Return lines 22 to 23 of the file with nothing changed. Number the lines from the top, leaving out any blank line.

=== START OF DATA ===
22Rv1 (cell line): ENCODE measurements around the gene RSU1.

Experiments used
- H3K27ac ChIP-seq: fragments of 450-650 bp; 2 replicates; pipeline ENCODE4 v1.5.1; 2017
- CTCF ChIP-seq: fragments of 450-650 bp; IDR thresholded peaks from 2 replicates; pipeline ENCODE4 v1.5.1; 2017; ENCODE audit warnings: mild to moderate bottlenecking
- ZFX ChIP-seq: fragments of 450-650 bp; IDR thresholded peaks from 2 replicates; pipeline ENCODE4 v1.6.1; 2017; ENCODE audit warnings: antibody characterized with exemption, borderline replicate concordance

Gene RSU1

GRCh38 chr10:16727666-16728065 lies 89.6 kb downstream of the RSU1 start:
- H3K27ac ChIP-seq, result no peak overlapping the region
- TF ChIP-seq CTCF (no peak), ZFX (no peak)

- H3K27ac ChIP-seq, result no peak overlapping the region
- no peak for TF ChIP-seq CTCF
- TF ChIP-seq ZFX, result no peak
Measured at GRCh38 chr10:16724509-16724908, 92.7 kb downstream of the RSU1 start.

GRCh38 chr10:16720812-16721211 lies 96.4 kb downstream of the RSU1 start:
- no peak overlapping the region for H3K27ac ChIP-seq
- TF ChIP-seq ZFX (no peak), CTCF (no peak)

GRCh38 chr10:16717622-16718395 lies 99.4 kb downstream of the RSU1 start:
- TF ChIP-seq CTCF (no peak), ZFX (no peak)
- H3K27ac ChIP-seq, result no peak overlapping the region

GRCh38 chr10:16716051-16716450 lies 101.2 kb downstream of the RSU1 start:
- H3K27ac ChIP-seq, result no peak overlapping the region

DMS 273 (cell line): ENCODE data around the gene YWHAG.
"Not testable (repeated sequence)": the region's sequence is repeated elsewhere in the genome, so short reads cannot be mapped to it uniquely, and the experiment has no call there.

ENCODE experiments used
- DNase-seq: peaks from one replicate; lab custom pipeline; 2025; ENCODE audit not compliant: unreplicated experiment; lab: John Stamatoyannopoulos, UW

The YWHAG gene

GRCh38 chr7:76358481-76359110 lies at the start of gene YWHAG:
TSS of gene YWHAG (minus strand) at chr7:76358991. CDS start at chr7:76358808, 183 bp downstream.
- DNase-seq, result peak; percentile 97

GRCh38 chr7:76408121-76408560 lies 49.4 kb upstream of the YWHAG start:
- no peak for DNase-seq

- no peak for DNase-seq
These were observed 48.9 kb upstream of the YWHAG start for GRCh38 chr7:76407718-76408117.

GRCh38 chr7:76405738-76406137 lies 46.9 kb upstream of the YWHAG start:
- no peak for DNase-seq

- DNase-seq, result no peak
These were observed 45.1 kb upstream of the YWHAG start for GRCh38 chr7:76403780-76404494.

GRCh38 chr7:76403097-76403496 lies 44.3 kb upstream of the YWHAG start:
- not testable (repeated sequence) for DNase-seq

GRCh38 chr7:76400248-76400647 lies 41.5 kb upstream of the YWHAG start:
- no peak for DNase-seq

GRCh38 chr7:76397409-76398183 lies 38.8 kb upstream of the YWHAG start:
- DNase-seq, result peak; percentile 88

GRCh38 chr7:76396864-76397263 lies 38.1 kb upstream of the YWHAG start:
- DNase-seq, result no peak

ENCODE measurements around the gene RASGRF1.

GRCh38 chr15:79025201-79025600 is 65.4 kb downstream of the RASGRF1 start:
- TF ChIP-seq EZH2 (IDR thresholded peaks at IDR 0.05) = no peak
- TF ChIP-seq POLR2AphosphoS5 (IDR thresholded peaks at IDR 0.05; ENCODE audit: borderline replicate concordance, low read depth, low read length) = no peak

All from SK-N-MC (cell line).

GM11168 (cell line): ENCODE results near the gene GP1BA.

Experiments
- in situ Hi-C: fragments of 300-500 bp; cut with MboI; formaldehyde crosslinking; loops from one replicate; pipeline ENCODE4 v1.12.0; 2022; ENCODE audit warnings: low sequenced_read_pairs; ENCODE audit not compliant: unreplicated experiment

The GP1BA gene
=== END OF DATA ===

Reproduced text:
DMS 273 (cell line): ENCODE data around the gene YWHAG.
"Not testable (repeated sequence)": the region's sequence is repeated elsewhere in the genome, so short reads cannot be mapped to it uniquely, and the experiment has no call there.